As with Chinese NGOs, many Indian NGOs seem to be operating outside of the international system. They are not familiar with working in the UN-coordinated system, that doesn’t really happen in India either. Like China, the government, especially the army, plays a huge role in responding to disasters. One difference with India is that the disaster response is often state-led rather than led by the national government. However, similar to the context in China, Indian NGOs are used to working alongside a very strong government response and when they come to Nepal they have found themselves operating in a different context. Due to their lack of international experience, they are encountering comparable challenges to those faced by Chinese NGOs, for example dealing with international transfer of funds and customs procedures for relief supplies.
One advantage that India NGOs have is that, similar to Nepal, NGOs play a significant role in India during a response to a disaster and they are thus accustomed to working alongside many other NGOs.
TB: Do you have examples of Chinese NGOs working with Chinese government entities in Nepal?
JB: The CFPA has a limited coordinating role as part of the platform that has been set up there. They set up informal evening meetings, with an open invitation to any Chinese organisation involved in the response where they could share what they have been doing. Newly arrived Chinese organizations could thus benefit by learning about the situation and from the experience of others.
There certainly seems to be a lot of potential. Chinese government and Chinese NGOs have worked together in disaster relief efforts inside of China. And as the Chinese government will certainly play a prominent role in the recovery phase, it seems to me that there will be this kind of collaboration in Nepal. Chinese NGOs may be able to help Chinese government efforts connect better with local Nepali groups and communities.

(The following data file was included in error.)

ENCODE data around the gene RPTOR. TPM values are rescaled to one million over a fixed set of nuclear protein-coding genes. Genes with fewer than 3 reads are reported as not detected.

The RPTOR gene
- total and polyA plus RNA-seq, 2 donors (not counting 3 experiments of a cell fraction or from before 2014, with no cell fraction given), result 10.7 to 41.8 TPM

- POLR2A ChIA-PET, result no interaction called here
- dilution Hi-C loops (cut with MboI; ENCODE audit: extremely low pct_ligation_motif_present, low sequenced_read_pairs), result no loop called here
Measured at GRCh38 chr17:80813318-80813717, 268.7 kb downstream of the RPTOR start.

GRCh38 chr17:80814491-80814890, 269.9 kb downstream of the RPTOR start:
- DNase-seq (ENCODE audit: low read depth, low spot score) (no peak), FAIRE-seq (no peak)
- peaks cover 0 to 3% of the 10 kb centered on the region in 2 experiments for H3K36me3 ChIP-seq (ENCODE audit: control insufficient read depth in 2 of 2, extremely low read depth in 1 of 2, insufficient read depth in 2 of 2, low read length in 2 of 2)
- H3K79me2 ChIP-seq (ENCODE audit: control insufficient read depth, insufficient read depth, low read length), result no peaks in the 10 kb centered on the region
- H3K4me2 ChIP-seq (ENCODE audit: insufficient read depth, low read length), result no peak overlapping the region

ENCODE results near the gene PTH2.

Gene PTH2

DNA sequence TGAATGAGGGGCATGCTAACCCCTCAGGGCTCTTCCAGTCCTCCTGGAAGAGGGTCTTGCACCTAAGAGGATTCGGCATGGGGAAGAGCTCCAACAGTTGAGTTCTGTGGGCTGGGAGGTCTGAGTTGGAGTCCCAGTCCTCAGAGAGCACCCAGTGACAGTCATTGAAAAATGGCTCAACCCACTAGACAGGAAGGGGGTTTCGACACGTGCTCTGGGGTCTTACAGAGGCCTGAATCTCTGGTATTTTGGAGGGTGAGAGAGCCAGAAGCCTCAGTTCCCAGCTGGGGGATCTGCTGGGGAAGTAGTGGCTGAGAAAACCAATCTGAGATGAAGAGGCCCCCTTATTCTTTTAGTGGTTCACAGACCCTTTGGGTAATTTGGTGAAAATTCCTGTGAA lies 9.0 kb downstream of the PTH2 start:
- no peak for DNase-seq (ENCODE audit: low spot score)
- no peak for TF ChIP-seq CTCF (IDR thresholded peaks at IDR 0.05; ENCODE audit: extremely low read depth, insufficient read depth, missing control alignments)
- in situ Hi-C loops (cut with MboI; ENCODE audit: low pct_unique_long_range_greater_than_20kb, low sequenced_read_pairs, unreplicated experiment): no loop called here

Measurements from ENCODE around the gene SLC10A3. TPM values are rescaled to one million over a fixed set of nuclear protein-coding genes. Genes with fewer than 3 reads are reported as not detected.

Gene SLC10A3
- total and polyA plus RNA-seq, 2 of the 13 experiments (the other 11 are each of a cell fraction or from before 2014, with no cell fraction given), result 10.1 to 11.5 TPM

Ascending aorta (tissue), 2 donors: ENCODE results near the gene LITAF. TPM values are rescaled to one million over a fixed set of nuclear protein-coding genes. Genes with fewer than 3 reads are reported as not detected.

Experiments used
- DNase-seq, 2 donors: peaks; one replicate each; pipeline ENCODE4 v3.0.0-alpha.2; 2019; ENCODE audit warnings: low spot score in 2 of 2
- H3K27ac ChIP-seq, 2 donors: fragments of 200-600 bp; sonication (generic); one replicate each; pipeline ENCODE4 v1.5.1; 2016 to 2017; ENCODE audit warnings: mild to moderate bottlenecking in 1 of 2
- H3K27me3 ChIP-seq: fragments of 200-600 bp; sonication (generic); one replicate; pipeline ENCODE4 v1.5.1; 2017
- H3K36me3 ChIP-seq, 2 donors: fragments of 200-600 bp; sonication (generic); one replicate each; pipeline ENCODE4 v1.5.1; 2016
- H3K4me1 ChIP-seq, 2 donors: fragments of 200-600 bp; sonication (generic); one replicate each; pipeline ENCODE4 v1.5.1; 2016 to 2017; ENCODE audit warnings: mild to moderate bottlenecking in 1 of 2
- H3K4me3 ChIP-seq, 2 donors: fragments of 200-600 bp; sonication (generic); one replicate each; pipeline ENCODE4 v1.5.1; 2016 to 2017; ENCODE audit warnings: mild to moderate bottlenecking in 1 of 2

Part Two of this interview will be published soon.
Jock Baker became an independent consultant following a long career with a number of United Nations agencies and international NGOs in mainly field-based assignments in Asia, the Pacific, Africa, Central America and Eastern Europe. He has led a number of studies, lessons-learned reviews, independent reviews and evaluations covering a range of themes, including disaster resilience, humanitarian financing, country strategy evaluations, humanitarian accountability, value for money, mine action, climate change adaptation, post-conflict recovery, post-conflict microfinance programming and donor aid effectiveness. He has also led or participated in global institutional reviews for the donor governments, UN agencies and international NGOs and was an adviser for ALNAP’s State of the Humanitarian System reports. He has published articles on a variety of subjects, including disaster risk reduction, interagency collaboration and capacity building, climate change, environmental assessment, and joint evaluation approaches. ↩
Sphere is an international set of principles and standards that apply to humanitarian work. Although they are widely used, adoption and adherence to Sphere standards is voluntary. See www.sphereproject.org for more information. ↩